When it comes time to step onto the battlefield, fans should know by now what to expect from a Dynasty or Samurai Warriors title. Staring down hundreds of nameless soldiers and mowing them down as you make your way to the enemy generals is all an established concept for this specific action sub-genre. Sometimes you want to use a little square attacks, maybe mix in some triangle and musou specials too. However you want to mash, Spirit of Sanada will flow well and look great doing it. Even when faced with dozens of troops on screen and flashy special moves flying, the latest Samurai Warriors runs at an incredibly stable 60 frames per second on the Playstation 4 Pro.
Fans often lambast the Dynasty Warriors franchise for its repetitive combat. I personally adore the sub-genre of action games that Omega Force has created, with each battle making me feel as a war god by the time I defeat the enemy officer. By giving each character unique attacks as well as something special on the R1 button that’s unique to them, whether it’s a temporary buff or defensive move, helps to mix things up whenever a new character is unlocked. The time spent with each Sanada family member might be longer than I would like from a title with a roster of its size, but that helped me gain a deeper appreciation for the mechanics of each character that much more.
When not triumphing across the battlefields of Japan, the Sanada clan sometimes needs to spend some time at home and prepare for battles. During this rare bit of downtime, players can engage in a number of activities including farming and fishing to gather raw materials that can later be turned into consumable potions and buffs in combat. There’s also the all-important blacksmith, where weapons can be upgraded with statistical increases and elemental effects. Players should get used to the starting weapons that each warrior comes equipped with, as it’ll be a long time before they see any customization in that front. Players can also kit themselves out with new horses and accessories, the latter of which can only be acquired through random drops from routing an enemy officer.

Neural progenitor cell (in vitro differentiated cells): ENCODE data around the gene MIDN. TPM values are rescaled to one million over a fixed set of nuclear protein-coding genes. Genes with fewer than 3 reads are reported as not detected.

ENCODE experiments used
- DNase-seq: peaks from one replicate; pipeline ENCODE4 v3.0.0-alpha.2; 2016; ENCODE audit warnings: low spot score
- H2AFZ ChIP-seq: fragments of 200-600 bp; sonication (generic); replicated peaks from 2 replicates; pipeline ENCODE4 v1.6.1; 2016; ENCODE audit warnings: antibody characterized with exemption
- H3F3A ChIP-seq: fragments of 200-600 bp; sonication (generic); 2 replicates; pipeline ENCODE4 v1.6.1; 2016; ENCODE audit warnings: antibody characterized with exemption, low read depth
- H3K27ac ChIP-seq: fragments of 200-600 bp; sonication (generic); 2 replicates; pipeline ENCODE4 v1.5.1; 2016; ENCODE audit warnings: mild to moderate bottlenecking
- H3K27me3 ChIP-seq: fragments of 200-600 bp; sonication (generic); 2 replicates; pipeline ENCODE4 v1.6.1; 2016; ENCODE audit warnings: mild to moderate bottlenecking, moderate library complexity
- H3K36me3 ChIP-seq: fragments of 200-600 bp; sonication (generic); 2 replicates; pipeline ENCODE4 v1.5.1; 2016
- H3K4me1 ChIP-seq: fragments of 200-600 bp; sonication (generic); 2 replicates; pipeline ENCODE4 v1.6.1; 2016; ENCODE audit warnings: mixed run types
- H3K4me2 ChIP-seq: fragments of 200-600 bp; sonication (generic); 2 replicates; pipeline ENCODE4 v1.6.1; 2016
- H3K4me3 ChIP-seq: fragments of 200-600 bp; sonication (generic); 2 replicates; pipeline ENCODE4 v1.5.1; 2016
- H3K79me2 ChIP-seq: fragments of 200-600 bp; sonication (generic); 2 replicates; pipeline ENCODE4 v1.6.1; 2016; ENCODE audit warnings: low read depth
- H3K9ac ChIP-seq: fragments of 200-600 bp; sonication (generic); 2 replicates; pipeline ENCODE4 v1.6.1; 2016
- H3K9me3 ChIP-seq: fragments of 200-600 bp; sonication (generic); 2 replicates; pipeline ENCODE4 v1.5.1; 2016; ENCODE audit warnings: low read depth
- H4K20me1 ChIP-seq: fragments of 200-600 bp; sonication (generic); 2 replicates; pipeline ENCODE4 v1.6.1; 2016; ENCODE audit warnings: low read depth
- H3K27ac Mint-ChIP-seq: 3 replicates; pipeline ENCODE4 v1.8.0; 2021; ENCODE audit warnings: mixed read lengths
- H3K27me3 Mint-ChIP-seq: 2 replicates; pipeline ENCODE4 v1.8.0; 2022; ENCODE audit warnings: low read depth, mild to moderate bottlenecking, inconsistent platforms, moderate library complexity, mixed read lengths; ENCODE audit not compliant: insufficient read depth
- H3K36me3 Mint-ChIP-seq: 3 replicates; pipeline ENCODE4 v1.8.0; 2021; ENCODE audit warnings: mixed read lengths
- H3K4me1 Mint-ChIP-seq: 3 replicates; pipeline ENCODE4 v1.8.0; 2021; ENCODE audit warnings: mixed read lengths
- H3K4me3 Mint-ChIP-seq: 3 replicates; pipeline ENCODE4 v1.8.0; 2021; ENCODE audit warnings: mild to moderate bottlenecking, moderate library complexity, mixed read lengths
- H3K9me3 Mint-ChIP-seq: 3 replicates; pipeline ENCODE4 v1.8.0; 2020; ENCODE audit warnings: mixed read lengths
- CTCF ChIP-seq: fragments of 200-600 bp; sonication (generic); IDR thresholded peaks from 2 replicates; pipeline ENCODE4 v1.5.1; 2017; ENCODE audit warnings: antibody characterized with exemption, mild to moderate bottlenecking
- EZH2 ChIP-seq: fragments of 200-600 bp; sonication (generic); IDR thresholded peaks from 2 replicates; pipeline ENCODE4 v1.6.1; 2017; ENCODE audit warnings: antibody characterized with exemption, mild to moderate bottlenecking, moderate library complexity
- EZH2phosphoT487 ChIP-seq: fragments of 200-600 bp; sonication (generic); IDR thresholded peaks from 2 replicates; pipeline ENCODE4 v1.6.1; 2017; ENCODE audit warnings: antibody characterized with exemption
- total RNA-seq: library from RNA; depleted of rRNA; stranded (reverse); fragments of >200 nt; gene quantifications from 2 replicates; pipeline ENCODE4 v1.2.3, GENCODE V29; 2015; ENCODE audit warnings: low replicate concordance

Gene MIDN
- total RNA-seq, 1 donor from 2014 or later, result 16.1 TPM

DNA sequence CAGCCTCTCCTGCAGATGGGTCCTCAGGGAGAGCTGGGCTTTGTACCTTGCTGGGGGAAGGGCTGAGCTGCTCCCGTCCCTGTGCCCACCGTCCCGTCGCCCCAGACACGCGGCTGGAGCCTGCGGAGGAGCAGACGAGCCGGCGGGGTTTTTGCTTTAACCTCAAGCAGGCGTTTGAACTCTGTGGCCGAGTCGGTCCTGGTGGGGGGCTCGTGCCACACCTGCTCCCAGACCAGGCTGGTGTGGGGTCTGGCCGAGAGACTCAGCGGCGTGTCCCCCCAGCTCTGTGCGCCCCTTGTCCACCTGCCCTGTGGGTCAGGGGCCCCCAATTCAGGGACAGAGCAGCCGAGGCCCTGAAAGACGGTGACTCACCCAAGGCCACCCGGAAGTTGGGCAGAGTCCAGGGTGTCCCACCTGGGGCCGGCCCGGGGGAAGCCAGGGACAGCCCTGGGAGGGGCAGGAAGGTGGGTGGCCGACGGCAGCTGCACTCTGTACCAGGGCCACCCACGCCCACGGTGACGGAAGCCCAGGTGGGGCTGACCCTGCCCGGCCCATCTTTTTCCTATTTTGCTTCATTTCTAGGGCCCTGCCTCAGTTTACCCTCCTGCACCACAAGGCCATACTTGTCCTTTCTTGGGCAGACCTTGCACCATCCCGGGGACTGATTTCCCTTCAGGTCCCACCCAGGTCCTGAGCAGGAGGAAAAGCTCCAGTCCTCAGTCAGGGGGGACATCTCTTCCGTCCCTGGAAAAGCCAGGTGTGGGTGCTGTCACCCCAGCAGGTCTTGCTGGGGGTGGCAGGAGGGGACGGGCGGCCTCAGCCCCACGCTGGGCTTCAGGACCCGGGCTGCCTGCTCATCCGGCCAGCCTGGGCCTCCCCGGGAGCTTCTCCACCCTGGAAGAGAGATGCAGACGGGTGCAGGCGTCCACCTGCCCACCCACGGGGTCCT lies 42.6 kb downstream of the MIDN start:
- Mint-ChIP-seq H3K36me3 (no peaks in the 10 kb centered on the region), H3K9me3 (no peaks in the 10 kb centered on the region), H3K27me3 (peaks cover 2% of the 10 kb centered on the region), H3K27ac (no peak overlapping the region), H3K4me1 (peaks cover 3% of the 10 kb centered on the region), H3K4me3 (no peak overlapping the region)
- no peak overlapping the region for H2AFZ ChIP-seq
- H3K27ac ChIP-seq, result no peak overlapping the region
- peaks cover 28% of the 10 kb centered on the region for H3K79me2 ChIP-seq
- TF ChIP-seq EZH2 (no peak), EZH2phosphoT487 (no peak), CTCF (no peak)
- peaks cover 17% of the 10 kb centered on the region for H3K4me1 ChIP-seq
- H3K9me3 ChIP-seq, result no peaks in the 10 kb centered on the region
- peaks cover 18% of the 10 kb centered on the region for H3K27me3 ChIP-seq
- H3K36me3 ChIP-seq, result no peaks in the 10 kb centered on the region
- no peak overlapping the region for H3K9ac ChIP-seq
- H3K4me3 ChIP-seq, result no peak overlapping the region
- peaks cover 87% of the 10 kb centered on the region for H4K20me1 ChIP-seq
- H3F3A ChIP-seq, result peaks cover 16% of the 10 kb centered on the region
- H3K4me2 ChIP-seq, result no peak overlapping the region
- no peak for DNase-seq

Despite the obvious lack of a number in the title, Spirit of Sanada is more assuredly a true Samurai Warriors sequel. With its laser focus down along the trials of the Sanada Clan and their ever-evolving allegiances, players might miss just how much additional content is thrown in. From the castle town support to the multi-stage battles, Spirit of Sanada has taken the series to new heights and with it, the tale of the Crimson Demon can finally be told in its entirety.
Reviewed on PlayStation 4 (code provided by the publisher). You can buy it for PlayStation 4 via Amazon.
Spirit of Sanada is more than just a Samurai Warriors side story, bringing the series to new heights with its largest roster and longest battles to date. The new multi-stage battles will have players take a more tactical approach if they want to reap the rewards.
- Solid performance on the PS4 Pro, even under pressure
- Multi-stage battles fit well with the skirmish design
- Unique viewpoint of one of the most prominent clans from the Warring States period
- Still retains that pick-up-and-play action gameplay with high KO counts
- Fishing and other menial tasks in the castle town offer little excitement
- New characters implemented at a snail's pace
- Despite the new changes to attacks and character styles, combat is still a button-mashing affair (which still feels great for those that enjoy it!)